Simple thoughtlessness can cause frustration for both clients and therapists. The slights may seem small or unimportant, such as client or therapist tardiness. Tardiness negatively impacts a therapist’s schedule when clients still expect to receive a full session. In order to protect the therapist’s schedule, the client’s behavior must be challenged, regardless of how the client feels about it. On the other hand, when therapists run consistently late, they inconvenience clients who may need to pick up children or attend other appointments. Until both the therapist and the client negotiate a solution to this conundrum, the friction between them will remain.
Each of these categories seriously challenges therapist ethics. The solutions are not as readily apparent as behaving more politely and thoughtfully. Complex problems demand reflection and careful evaluation about the best course of action. Having a thorough understanding of what is meant by an ehtical dilemma is a great place to start.
Defining Ethical Dilemmas
The term ethics relates to the study of moral decision-making. Ethical dilemmas challenge a commonly understood code of conduct. This may be as simple as “do the right thing” or “treat others the way you would like to be treated.” To complicate the situation further, ethical dilemmas also harbor conflicting and hidden values, beliefs and charged emotions. There may be an acknowledged or unacknowledged power differential, and ethical dilemmas that interfere with personal values and beliefs or dispute professional responsibilities can prove challenging to untangle. Without gathering all the information, acknowledging the hidden power differential, or admitting how one contributes to the problem, a therapist making an ethically sound decision may feel inhibited and stuck without knowing why.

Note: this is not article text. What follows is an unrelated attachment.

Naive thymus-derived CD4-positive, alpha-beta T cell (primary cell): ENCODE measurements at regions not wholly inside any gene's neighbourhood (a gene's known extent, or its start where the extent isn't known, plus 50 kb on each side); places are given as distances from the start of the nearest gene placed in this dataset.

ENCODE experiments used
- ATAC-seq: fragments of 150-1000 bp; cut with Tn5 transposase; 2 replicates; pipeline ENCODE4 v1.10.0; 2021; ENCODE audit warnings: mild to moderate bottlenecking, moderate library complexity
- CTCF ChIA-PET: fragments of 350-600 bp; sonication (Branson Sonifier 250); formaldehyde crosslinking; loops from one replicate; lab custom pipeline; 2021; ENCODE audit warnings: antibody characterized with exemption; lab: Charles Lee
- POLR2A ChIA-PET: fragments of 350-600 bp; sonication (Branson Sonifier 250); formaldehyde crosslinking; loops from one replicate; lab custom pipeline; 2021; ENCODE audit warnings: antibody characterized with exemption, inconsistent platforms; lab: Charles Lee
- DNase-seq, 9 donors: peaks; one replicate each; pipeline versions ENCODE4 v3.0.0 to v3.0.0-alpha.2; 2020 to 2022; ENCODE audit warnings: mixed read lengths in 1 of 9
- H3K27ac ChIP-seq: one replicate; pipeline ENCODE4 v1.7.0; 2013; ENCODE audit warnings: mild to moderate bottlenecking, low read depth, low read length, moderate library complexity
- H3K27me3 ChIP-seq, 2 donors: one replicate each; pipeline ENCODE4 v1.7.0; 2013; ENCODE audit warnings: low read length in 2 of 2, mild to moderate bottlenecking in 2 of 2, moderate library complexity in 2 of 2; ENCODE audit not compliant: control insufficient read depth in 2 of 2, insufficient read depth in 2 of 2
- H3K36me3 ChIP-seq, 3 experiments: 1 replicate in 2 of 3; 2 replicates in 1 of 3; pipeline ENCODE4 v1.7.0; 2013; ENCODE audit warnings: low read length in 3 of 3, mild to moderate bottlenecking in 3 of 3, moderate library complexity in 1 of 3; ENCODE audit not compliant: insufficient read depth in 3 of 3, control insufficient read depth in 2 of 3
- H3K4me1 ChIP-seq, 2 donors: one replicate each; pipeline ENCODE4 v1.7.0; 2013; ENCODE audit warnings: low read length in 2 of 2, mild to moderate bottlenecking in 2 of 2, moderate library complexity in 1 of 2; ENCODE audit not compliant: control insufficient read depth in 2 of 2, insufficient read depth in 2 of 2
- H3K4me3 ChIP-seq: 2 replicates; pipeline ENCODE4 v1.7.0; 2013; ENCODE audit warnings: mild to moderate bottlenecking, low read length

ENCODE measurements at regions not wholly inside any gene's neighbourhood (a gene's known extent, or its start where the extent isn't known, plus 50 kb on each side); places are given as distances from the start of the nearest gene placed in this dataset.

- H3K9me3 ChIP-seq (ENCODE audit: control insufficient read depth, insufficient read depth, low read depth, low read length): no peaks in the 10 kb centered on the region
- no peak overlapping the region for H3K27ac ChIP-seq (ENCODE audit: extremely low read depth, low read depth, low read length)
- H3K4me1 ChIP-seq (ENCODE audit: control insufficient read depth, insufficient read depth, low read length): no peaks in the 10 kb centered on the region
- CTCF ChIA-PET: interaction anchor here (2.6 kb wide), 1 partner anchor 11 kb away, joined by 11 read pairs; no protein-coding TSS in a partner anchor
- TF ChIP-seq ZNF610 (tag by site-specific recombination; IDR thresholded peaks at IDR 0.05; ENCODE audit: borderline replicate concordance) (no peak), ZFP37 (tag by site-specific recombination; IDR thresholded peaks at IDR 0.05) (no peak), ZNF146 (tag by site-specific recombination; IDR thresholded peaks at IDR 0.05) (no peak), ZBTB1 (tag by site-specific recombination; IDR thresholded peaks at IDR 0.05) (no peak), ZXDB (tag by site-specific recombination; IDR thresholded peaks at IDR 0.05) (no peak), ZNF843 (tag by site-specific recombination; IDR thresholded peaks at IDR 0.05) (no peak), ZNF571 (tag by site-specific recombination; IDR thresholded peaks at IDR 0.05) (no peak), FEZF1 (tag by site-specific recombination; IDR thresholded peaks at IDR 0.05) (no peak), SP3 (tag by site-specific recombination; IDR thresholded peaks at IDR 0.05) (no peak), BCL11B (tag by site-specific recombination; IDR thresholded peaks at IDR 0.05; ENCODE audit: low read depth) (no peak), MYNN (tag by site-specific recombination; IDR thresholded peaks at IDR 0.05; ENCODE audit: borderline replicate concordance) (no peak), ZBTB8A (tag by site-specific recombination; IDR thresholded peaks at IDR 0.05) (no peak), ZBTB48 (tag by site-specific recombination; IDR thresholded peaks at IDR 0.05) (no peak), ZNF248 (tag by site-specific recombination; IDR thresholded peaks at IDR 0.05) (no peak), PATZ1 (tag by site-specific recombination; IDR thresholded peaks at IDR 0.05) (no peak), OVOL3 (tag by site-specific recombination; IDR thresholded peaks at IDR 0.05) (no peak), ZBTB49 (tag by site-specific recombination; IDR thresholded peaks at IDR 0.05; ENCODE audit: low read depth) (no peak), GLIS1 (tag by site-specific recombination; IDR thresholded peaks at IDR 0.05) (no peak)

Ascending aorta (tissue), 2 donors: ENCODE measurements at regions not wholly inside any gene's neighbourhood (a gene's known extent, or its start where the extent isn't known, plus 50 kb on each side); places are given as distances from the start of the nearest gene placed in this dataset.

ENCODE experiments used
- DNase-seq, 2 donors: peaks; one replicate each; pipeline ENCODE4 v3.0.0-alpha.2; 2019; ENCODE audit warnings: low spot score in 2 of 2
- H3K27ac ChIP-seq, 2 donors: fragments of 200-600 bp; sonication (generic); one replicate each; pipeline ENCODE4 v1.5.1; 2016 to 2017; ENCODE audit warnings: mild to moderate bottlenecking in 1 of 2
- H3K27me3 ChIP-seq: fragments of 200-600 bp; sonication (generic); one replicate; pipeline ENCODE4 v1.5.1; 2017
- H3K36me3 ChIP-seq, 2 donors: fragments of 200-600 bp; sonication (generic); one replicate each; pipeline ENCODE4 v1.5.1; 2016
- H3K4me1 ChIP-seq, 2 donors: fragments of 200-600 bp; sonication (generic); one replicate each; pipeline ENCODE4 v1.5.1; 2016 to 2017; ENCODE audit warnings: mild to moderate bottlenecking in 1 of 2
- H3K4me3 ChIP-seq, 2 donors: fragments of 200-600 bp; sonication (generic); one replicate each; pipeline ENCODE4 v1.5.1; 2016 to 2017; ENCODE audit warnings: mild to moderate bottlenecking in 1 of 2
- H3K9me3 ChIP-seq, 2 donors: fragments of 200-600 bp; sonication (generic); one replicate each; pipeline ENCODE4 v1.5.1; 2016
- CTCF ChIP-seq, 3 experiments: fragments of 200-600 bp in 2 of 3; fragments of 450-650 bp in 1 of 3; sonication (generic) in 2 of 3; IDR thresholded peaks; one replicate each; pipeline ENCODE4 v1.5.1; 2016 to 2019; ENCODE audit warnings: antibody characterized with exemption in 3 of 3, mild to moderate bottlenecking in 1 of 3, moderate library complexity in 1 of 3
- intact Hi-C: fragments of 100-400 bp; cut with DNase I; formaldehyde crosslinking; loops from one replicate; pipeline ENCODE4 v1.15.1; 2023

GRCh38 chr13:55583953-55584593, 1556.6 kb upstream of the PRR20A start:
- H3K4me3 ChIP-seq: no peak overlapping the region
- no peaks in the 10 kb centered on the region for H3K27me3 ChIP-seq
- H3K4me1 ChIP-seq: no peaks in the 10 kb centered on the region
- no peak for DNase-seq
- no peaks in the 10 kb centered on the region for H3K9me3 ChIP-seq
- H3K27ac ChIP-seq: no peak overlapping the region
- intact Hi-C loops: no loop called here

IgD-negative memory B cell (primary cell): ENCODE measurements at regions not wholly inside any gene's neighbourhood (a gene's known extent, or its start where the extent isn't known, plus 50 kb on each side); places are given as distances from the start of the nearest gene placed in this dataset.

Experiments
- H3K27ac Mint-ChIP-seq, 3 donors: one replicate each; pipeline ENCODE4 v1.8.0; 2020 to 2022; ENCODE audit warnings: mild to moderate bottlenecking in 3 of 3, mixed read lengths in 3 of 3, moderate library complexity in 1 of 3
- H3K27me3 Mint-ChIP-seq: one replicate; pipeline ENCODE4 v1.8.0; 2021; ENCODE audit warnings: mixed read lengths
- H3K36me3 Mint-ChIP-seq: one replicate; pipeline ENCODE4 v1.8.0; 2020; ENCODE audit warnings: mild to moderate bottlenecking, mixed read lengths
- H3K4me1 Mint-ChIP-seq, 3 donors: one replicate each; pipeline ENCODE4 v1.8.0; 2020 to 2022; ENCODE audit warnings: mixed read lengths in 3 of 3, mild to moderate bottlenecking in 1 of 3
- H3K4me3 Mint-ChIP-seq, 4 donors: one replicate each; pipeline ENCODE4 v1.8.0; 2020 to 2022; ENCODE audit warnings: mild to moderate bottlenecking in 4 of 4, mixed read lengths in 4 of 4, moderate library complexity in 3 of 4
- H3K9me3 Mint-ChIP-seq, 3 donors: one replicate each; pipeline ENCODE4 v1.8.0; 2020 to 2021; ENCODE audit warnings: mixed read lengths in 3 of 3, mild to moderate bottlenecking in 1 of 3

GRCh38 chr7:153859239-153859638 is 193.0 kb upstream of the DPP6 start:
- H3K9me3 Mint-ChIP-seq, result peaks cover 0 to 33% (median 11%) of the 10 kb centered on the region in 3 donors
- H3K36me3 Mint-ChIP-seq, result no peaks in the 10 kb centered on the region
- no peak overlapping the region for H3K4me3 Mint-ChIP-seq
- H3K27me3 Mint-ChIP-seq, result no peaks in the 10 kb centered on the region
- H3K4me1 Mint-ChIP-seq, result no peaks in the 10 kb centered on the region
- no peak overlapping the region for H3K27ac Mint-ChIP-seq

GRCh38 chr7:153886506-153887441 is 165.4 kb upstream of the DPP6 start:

In order to appreciate the complexities of ethical dilemmas and treatment room conflicts, it is important to acknowledge each part of the problem, as well as admit the hidden realities that complicate the issue.
Ethical dilemmas represent considerable challenges to massage therapists because, no matter how misguidedly or inappropriately a client behaves, therapists are always responsible for what occurs in the treatment room. When therapists encounter conflict, an ethical dilemma surfaces between the therapist’s personal reaction and the appropriate professional response. The longer therapists wait to clarify their professional role and boundaries, the more clients will make assumptions about what behaviors are acceptable.
There are a number of important terms associated with ethics. Reflecting on ways that personal attitudes can color a conflict helps to diffuse the issue. Separating personal beliefs and values from professionally ethical choices clarifies decisions. Judging whether an action is good or bad depends on both personal morals and professional principles.
At no time do ethical dilemmas cause greater concern than whenclients ask for questionable or illegal favors. If therapists are not scrupulously clear about their unwillingness to perform unlawful or unethical acts, then the normal power differential that exists between the therapist and the client quickly reverses. In an instant, the client appears to hold all the cards, taking charge of the session.
When therapists are unsure about ethical choices or how to act, they cannot make professional choices easily. The reverse is also true. To solve an ethical dilemma requires knowledge of what is ethically right and appropriate. It also requires that therapists have the courage and time to reflect on the triggers associated with an ethically challenging situation. When therapists have a strong internalized code of ethics, they are able to maintain a clear sense of purpose, professional role, and internal sense of power, no matter what the circumstances. Instead of becoming participants in client boundary violations, these therapists use inappropriate behavior as an opportunity to instruct the client and clarify what is acceptable.
Fundamentally, therapists must learn how to “practice professionally, independent of personal beliefs.” In order to do so, they must differentiate between personal and professional beliefs and explain how the client’s behavior must change. Regardless of how a client behaves, the answer always lies in choosing the professional role over personal impulses. A professional response, delivered empathically, can usually address whatever issues arise from client behaviors.
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This article is an excerpt from Pamela Fitch’s book "Talking Body, Listening Hands: A Guide to Professionalism."